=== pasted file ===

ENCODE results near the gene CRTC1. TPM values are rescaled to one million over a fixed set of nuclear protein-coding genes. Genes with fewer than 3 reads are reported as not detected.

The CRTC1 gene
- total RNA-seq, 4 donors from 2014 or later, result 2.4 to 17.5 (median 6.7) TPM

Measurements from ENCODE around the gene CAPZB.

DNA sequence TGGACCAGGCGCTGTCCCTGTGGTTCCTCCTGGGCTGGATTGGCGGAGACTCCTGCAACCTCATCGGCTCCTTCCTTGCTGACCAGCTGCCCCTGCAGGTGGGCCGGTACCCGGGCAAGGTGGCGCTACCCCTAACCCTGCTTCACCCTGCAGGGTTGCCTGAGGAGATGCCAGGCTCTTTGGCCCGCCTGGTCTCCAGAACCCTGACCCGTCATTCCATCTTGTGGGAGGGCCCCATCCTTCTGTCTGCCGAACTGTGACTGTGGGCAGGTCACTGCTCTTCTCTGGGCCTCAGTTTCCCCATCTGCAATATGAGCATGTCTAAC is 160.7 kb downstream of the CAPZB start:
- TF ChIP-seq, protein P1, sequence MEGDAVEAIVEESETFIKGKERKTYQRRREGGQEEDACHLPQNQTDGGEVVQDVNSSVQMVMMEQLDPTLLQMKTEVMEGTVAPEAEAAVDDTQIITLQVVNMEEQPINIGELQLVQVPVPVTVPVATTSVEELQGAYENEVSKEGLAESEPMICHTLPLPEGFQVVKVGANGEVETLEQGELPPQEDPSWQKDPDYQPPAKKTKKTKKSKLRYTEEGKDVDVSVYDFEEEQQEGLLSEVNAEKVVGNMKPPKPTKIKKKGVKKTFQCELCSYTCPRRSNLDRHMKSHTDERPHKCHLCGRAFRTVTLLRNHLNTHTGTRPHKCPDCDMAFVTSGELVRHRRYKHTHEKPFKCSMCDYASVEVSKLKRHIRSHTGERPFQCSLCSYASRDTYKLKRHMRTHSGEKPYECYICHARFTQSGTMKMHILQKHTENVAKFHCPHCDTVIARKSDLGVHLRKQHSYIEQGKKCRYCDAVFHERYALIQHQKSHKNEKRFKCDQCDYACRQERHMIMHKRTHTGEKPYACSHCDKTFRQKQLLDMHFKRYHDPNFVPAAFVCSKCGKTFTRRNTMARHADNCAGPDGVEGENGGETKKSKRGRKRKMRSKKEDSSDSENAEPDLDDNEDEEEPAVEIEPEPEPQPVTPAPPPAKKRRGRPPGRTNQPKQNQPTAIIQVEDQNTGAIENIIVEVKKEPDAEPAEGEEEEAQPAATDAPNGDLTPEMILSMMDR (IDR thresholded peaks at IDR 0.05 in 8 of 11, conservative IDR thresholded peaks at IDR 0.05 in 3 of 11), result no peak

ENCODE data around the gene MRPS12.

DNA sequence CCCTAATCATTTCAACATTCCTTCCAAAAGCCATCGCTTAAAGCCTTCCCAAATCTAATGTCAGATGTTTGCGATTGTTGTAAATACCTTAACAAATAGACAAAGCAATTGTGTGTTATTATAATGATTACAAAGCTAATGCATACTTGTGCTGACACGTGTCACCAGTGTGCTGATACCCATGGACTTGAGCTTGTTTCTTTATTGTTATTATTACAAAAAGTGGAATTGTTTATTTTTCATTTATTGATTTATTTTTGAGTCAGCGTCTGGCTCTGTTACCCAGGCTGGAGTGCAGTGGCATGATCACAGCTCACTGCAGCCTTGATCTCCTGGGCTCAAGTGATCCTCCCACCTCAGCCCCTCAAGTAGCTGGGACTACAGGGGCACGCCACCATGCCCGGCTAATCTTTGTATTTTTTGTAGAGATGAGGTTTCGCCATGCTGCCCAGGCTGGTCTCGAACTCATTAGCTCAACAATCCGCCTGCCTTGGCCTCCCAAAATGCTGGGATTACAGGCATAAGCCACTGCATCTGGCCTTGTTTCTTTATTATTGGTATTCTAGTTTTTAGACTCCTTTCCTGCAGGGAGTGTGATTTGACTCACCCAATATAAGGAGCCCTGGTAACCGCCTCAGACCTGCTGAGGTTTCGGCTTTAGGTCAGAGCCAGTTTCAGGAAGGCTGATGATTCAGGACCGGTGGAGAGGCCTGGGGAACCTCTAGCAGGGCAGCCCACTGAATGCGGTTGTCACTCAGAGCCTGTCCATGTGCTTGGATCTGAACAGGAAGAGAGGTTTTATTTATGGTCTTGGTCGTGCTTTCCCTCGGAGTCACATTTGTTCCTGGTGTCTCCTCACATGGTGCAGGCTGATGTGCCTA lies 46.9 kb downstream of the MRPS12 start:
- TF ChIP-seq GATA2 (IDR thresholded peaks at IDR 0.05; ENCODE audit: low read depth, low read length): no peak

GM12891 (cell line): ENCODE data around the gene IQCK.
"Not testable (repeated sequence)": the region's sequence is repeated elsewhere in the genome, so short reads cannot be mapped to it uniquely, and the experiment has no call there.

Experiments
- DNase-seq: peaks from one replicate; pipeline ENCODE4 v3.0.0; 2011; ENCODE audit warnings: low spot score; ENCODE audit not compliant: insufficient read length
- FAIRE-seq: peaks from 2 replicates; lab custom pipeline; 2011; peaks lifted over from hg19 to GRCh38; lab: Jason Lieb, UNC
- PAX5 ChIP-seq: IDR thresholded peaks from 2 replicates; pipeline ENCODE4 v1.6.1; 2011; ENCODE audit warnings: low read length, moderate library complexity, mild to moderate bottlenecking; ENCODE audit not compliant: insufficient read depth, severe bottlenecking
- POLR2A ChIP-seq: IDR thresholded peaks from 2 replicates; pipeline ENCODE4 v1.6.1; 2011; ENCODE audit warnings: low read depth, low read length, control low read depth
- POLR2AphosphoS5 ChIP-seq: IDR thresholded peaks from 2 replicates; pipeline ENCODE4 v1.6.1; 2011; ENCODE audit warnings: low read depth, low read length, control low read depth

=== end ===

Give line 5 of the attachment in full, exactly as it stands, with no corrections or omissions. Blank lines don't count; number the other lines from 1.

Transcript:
DNA sequence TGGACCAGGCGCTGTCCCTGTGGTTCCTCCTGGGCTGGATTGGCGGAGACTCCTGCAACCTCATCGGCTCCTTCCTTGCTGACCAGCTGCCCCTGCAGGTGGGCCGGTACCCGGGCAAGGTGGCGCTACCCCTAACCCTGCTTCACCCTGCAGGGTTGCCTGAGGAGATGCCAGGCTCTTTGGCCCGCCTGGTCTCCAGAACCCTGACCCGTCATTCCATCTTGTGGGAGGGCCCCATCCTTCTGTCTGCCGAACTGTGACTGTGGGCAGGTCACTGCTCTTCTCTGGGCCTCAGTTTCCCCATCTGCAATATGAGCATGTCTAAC is 160.7 kb downstream of the CAPZB start: